Soil macrofauna in organic and conventional coffee plantations

From the report “Soil macrofauna in organic and conventional coffee plantations in Brazil“, of Janaina Biral dos Santos, Alessandro Coutinho Ramos, Romildo Azevedo Júnior, e Luís Carlos Iuñes de Oliveira Filho, publicado na Biota Neotropica.
Brazil has always been one of the most important coffee producing countries. Lately, there has equally been a renewed interest in alternative coffee production systems.
In current investigation it was used coffee plantations of the state of Espírito Santo to evaluate the relations between soil macrofauna and chemical and microbiological soil properties to identify which of these properties discriminate more effectively between the organic management system (OS) and the conventional management system (CS) of coffee plantations.
For each of these two cultivation systems it has been chosen three coffee farms who employed both cultivation systems and picked out the most similar fields from each property. At each site, first was sampled the litter at the soil surface. Afterwards, was sampled nine soil monoliths to evaluate the macrofauna, in summer and winter. Also were collected nine supplemental soil samples, taken at a few centimeters from the soil monoliths, for chemical and microbiological analyses. Macrofauna density was evaluated by ANOVA and multivariate analysis.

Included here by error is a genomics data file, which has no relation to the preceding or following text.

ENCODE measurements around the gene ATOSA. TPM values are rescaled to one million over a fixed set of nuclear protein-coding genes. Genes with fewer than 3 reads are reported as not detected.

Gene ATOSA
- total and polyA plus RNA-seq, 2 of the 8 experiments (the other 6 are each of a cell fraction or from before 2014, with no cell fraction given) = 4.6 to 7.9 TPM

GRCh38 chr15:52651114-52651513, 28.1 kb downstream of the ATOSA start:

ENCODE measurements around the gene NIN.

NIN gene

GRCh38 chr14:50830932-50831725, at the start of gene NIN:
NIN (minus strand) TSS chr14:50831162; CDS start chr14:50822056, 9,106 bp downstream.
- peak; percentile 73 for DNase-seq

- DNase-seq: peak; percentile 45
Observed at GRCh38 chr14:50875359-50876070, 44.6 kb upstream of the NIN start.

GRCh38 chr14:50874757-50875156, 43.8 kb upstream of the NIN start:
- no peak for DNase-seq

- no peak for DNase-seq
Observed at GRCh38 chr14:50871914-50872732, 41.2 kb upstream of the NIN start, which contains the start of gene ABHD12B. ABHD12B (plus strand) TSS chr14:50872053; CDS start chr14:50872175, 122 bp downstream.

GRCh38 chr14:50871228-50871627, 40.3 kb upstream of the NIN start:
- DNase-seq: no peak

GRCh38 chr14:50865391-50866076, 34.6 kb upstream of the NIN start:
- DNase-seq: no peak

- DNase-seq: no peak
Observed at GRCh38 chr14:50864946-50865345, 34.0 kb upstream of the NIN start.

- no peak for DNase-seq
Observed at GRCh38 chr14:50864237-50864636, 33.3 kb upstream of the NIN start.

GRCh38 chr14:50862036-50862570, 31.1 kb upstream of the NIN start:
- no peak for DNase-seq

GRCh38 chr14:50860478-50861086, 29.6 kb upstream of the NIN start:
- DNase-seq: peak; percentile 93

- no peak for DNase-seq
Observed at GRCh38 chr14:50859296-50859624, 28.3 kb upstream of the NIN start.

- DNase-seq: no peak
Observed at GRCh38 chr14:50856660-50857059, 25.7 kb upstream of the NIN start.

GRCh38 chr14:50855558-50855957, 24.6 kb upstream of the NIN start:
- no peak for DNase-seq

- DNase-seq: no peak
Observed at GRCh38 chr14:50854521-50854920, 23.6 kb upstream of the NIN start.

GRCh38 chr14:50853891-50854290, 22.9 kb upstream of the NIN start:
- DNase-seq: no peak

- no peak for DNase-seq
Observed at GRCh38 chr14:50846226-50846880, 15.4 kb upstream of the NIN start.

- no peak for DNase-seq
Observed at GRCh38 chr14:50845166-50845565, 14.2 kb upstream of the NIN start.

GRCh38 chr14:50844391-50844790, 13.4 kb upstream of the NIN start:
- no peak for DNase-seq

The chemical and microbiological properties are environmental variables, while the data on macrofauna are the explanatory variables. The total number of individuals recovered in this study was 3,354, and the climate, identified by the sampling season, was a great modulator of macrofauna, with higher numbers in winter.
The principal components analysis showed that soil moisture, organic matter, nitrogen, phosphorus, boron, copper, pH, acid and alkaline phosphatases and microbial biomass carbon, were the most outstanding ones to discriminate both cultivation systems. It has no found statistical significant differences in macrofauna density between OS and CS, probably due to a general great variability, since there was a tendency for much greater values in OS.
It was detected the interference of chemical and microbiological soil properties on the macrofauna community in both systems of coffee cultivation, and some results clearly correlated much better with climate data than with other factors. To authors knowledge, this is the first time in which the data point to a clear separation between the more numerous and diversified soil macrofauna in coffee with organic cultivation from that with a conventional cultivation system.